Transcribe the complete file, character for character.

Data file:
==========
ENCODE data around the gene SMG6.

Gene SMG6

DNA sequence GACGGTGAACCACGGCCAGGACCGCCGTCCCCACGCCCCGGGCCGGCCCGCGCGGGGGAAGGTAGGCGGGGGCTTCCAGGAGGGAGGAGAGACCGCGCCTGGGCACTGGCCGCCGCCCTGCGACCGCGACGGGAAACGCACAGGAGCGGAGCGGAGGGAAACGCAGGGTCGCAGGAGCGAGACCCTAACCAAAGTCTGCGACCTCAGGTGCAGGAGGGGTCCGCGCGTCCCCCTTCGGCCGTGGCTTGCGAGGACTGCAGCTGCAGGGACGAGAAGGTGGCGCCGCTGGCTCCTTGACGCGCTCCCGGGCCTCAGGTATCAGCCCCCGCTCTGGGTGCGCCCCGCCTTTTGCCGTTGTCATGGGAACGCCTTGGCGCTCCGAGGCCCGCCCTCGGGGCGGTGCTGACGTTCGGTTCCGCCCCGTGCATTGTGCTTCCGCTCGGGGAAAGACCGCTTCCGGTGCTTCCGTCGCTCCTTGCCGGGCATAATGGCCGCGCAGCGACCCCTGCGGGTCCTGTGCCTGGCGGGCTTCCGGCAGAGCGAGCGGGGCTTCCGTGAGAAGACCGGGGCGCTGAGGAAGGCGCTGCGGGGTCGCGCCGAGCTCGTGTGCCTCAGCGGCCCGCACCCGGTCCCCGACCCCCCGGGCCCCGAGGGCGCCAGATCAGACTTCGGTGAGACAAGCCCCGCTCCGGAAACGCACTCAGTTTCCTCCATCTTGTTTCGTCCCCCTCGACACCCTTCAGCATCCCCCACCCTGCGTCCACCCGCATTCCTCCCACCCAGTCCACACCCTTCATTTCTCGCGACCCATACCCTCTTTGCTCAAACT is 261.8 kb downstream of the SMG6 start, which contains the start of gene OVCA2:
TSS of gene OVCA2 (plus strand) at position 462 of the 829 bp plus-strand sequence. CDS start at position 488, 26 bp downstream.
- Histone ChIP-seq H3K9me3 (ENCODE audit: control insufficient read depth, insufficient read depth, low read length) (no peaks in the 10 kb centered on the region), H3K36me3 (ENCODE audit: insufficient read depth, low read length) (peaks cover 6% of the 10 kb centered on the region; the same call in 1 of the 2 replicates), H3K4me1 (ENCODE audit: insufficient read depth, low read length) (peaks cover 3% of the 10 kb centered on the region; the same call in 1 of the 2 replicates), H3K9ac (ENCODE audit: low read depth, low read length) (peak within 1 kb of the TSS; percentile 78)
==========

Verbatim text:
ENCODE data around the gene SMG6.

Gene SMG6

DNA sequence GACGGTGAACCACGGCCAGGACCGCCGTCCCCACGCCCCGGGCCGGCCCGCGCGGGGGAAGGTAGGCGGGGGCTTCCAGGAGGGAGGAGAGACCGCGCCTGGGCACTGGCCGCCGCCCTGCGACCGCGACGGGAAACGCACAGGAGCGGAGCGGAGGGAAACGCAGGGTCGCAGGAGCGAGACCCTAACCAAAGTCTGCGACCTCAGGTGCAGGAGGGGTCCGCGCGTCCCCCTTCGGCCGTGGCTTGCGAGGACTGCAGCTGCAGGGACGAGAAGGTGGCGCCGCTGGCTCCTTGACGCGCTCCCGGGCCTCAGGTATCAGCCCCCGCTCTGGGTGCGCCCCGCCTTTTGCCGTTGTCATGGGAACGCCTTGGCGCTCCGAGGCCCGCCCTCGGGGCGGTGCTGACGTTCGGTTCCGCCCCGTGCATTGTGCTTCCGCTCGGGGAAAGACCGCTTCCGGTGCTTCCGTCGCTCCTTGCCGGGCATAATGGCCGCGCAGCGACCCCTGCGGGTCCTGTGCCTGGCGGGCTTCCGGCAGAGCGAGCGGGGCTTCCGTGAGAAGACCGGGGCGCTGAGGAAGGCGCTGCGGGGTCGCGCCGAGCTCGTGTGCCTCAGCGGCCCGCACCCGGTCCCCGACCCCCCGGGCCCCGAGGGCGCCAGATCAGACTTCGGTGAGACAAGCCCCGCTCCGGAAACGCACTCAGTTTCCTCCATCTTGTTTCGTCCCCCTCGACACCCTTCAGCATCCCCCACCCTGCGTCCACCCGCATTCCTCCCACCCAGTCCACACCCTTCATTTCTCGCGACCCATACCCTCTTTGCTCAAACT is 261.8 kb downstream of the SMG6 start, which contains the start of gene OVCA2:
TSS of gene OVCA2 (plus strand) at position 462 of the 829 bp plus-strand sequence. CDS start at position 488, 26 bp downstream.
- Histone ChIP-seq H3K9me3 (ENCODE audit: control insufficient read depth, insufficient read depth, low read length) (no peaks in the 10 kb centered on the region), H3K36me3 (ENCODE audit: insufficient read depth, low read length) (peaks cover 6% of the 10 kb centered on the region; the same call in 1 of the 2 replicates), H3K4me1 (ENCODE audit: insufficient read depth, low read length) (peaks cover 3% of the 10 kb centered on the region; the same call in 1 of the 2 replicates), H3K9ac (ENCODE audit: low read depth, low read length) (peak within 1 kb of the TSS; percentile 78)